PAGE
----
29 Jan 2008

Graphic Perception: THEREFORE REPENT!

Review by Matt C

Writer: Jim Munroe
Art: Salgood Sam
IDW $14.99

I’ll admit this isn’t the kind of thing I’d normally read. Although I do wander from the mainstream on occasion I tend to stick to genres I know I love – I guess I play it safe to a certain degree. This book caught my eye in the pages of Previews though; the premise was particularly enticing, dealing with the aftermath of the Rapture. After hordes of Christians have floated upwards into the great beyond, what becomes of those left behind?

I was brought up a Catholic and while the beliefs didn’t stick with me as I grew older I retained a healthy interest in the mythology of the Bible, particularly the darker elements; the fire and brimstone from the Old Testament, the apocalyptic events discussed in the book of Revelation. In comics I’ve often enjoyed various writers playing with religious concepts and iconography, (Mark Millar’s Chosen; Tomasi’s Light Brigade; Ennis’s Chronicles Of Wormwood, and – obviously – Preacher) so, while a book by more leftfield creators wouldn’t regularly find its way onto my shopping list, with Therefore Repent! I found it difficult not to give in to temptation.

Having finished it in one sitting, I did feel somewhat dissatisfied. I can’t deny that Jim Munroe and Salgood Sam are two very talented individuals, but I guess what I had in my mind after reading the pitch – what I was really looking for – was something light years away from what Therefore Repent! delivered. Which isn’t to say it’s not good, it’s just not really my cup of tea.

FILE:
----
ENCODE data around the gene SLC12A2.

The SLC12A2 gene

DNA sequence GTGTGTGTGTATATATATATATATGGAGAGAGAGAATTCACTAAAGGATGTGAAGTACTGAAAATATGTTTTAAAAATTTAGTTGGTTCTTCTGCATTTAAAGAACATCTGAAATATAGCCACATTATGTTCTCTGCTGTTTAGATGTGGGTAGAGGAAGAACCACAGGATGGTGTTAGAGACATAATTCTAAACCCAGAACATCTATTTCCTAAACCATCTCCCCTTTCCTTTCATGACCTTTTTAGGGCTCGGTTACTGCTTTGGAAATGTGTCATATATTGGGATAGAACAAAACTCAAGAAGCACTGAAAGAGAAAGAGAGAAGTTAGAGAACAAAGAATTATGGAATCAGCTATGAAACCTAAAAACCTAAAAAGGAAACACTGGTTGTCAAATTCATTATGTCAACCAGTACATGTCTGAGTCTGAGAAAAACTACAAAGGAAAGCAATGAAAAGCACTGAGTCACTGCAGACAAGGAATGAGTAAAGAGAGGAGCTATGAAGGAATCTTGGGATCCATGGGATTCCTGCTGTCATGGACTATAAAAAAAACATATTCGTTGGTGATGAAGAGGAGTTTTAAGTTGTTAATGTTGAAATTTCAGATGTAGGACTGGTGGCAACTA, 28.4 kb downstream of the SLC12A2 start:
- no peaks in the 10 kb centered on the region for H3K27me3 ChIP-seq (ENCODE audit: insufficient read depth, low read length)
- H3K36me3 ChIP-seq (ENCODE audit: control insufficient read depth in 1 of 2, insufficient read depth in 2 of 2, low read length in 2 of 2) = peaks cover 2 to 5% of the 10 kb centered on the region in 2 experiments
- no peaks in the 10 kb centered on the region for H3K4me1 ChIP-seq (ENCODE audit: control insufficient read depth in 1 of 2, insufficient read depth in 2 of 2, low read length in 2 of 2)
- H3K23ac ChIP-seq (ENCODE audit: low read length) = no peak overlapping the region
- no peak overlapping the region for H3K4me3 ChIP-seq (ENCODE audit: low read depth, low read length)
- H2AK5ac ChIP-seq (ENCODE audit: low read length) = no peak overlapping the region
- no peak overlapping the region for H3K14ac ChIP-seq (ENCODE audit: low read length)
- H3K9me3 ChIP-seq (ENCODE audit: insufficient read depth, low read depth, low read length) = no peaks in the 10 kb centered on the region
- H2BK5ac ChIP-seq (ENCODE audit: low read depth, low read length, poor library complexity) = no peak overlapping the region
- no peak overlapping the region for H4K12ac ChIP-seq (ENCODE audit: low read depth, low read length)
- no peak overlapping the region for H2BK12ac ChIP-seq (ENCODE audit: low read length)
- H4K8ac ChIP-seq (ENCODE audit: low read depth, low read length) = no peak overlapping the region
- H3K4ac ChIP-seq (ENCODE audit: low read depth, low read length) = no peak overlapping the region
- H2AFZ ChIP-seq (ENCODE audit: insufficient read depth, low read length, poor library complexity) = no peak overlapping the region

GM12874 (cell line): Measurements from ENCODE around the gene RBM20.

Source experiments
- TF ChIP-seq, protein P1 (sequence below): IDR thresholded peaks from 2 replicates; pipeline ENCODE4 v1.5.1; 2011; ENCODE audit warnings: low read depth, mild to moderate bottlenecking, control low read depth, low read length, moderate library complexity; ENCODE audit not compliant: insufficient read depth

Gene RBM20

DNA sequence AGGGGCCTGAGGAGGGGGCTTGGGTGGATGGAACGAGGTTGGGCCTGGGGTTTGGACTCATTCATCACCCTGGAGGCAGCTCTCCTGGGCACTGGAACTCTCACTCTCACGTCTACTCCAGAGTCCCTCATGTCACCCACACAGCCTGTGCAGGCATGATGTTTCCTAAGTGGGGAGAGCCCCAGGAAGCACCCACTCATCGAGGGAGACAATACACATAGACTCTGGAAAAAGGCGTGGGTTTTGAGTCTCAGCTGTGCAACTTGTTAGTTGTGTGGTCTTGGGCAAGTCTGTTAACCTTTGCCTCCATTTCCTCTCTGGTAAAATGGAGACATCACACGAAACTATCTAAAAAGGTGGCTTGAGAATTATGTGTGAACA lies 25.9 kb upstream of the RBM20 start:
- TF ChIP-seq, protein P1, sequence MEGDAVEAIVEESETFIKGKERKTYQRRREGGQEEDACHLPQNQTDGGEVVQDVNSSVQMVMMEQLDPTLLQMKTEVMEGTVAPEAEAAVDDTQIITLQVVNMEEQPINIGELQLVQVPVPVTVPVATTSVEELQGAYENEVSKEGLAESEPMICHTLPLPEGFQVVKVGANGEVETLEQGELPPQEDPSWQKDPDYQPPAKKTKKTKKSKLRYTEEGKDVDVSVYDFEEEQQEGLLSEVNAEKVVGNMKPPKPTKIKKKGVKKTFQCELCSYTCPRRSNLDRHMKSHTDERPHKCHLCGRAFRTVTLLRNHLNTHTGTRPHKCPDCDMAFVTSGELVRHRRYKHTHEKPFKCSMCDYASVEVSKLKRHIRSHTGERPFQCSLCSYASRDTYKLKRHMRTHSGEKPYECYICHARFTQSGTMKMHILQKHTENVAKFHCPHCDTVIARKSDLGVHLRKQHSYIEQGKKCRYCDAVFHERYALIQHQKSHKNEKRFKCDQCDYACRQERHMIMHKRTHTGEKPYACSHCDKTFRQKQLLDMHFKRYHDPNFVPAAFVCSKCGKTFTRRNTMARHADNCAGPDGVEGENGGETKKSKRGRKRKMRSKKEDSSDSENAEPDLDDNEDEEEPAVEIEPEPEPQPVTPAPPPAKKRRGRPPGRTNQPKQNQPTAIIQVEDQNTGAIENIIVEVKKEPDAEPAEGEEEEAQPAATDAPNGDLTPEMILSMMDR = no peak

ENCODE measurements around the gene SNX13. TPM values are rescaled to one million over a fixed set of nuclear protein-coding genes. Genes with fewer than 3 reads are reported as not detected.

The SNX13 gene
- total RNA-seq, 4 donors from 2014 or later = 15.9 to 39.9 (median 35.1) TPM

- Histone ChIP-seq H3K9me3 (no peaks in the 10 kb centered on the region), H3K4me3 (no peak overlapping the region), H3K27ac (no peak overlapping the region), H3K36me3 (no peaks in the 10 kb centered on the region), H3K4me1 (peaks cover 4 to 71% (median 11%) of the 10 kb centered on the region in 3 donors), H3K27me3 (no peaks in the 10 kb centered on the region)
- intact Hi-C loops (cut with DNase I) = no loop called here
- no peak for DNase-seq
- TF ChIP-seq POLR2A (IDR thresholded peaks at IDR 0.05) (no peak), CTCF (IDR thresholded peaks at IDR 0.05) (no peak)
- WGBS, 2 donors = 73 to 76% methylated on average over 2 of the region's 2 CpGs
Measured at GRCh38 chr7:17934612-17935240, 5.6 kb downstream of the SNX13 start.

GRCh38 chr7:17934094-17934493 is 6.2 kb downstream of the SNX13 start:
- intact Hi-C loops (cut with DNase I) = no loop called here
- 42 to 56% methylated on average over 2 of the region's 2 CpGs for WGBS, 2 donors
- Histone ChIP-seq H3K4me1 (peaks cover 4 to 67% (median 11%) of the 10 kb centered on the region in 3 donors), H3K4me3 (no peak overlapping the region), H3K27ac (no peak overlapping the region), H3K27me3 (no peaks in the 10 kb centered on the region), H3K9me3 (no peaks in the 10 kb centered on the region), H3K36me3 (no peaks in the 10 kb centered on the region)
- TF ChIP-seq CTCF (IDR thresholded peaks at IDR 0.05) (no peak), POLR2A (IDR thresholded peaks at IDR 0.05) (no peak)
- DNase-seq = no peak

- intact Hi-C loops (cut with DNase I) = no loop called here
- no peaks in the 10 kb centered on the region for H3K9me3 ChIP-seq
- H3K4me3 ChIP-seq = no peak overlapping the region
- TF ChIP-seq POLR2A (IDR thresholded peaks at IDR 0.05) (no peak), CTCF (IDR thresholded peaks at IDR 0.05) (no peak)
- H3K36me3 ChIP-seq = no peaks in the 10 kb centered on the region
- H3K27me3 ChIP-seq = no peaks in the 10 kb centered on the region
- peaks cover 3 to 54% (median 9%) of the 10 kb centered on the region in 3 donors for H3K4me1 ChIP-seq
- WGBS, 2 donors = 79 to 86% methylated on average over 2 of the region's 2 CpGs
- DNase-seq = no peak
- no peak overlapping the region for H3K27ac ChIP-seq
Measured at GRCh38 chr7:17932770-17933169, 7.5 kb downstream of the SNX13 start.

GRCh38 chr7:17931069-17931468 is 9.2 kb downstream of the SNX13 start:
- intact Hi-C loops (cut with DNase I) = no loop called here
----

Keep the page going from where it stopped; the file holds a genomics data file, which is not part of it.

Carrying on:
It’s plain to see that a lot of thought has gone into creating this post-Rapture world, but while the focus was on a young couple (Raven & Mummy) I found myself wanting to know what was going on outside their relationship and their locale. My frustration in this respect was amplified when, as the book neared its conclusion, the narrative seems to skip over a lot of the juicy details and events involving the survivors fighting back against their angelic oppressors. That’s the part of this fictional environment that appeals to me but it was clear that Munroe was more interested in internal rather than external conflicts. That’s not a criticism, it’s just a difference in tastes.

Sam’s black & white art was very satisfying with a distinctive sense of realism that encompassed the more fantastical elements. There were some striking, memorable images, from the angelic GI’s ready to parachute to Earth, to the reveal following Raven’s removal of her mask.

I can’t deny that I was drawn into Raven and Mummy’s relationship to some extent, and both the dialogue and visuals conveyed their emotional states very well. The magical elements were less appealing to me, but then I can’t say I’ve ever been especially fond of contemporary tales of magic.

There’s a niche audience out there for this graphic novel, and while it may not be up my street I hope it gains the attention it deserves because both Munroe and Sam are talents worth investigating. Therefore Repent! may not be something for everyone but it will be something special for someone. 6/10

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